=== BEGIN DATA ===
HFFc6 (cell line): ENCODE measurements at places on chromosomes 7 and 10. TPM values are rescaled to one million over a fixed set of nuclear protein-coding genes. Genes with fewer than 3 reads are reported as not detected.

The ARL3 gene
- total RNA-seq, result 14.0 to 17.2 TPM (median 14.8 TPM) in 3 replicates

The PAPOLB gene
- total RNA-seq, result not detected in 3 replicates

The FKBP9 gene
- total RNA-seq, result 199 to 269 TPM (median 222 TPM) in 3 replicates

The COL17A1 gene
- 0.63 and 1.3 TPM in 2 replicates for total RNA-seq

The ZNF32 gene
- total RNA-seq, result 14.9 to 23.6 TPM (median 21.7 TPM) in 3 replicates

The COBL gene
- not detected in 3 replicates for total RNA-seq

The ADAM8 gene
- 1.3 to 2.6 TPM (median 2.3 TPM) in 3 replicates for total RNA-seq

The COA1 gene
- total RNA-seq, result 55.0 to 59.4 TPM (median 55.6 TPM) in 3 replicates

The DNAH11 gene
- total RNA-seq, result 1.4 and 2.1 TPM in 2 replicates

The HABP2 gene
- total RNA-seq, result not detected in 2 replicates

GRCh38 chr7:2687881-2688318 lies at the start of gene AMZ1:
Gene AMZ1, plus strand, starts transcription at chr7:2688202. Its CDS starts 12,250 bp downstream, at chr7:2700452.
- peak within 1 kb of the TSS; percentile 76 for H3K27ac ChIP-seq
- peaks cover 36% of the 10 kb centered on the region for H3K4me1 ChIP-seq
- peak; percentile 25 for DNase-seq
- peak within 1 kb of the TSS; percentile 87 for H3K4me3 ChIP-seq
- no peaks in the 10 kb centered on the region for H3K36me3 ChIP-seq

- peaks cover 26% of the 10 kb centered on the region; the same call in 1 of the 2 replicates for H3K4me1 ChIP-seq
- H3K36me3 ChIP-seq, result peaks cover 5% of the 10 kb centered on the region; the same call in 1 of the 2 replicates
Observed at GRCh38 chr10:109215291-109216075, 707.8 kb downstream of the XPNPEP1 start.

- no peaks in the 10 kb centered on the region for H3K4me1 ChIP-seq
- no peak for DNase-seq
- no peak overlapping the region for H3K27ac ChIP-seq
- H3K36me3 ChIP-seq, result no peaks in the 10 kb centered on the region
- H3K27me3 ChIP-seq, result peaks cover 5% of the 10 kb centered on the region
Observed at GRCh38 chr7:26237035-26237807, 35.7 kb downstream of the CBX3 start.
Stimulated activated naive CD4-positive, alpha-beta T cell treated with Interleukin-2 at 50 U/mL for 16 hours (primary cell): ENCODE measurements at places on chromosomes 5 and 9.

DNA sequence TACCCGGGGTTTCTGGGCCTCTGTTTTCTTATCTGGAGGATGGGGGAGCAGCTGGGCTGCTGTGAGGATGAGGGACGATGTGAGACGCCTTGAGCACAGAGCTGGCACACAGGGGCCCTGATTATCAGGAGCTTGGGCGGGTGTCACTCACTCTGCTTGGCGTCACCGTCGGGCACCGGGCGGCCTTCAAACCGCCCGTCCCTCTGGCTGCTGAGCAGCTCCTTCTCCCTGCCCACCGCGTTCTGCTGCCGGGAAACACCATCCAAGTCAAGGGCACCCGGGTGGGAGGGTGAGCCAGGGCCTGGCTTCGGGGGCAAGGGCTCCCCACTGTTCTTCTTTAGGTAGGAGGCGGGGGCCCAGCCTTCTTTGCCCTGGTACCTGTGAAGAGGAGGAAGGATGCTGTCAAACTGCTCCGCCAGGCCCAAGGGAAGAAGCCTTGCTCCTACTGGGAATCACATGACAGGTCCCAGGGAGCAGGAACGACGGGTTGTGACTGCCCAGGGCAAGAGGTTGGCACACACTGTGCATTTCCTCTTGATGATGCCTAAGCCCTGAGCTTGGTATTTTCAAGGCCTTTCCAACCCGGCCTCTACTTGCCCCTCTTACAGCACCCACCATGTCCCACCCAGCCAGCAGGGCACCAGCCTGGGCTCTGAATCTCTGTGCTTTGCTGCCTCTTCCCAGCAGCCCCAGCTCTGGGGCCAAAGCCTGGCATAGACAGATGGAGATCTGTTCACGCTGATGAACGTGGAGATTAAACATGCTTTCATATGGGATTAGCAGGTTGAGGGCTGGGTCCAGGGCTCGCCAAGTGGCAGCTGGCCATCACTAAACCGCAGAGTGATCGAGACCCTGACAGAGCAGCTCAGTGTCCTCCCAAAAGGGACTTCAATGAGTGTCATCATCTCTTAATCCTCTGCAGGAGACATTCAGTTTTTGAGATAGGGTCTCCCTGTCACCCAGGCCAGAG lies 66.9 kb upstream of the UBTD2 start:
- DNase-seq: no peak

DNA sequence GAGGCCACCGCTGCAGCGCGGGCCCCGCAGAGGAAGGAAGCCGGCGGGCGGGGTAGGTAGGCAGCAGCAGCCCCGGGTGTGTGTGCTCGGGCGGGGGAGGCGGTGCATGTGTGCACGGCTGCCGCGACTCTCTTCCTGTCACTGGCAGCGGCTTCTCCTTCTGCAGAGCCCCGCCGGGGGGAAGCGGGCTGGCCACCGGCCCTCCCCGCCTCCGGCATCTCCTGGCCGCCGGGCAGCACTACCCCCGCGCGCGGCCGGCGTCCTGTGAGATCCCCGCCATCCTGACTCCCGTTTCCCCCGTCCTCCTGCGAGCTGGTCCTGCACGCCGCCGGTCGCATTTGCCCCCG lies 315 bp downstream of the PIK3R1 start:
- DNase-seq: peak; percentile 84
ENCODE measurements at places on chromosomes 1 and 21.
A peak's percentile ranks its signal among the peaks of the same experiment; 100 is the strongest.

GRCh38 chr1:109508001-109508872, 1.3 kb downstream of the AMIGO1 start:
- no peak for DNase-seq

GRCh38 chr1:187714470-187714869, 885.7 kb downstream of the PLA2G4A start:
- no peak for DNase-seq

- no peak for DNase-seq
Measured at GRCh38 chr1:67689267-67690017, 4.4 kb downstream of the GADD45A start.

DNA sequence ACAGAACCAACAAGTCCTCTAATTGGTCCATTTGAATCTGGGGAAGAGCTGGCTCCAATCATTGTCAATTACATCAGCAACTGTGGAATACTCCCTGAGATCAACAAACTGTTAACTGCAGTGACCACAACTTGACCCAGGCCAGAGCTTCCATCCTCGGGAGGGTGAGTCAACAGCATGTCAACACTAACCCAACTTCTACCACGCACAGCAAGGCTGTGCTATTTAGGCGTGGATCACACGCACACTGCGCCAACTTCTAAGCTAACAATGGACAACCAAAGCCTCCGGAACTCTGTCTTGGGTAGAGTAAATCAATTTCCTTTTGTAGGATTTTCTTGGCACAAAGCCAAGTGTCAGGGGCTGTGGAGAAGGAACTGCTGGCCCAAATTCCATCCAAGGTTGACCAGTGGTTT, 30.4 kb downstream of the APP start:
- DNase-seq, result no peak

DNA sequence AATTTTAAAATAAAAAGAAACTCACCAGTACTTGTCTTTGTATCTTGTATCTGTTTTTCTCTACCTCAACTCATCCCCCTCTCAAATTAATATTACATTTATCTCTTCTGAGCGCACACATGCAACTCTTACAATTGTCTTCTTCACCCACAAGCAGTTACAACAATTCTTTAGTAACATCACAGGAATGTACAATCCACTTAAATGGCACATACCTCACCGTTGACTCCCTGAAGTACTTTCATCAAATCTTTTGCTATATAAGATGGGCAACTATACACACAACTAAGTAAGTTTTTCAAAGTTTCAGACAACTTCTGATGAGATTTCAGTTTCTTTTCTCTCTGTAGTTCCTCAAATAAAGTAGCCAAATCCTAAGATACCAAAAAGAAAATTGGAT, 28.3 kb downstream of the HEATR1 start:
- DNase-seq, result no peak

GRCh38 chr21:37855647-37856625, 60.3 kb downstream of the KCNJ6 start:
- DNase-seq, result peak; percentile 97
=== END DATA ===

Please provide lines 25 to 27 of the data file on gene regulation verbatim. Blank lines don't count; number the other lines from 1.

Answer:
- peaks cover 36% of the 10 kb centered on the region for H3K4me1 ChIP-seq
- peak; percentile 25 for DNase-seq
- peak within 1 kb of the TSS; percentile 87 for H3K4me3 ChIP-seq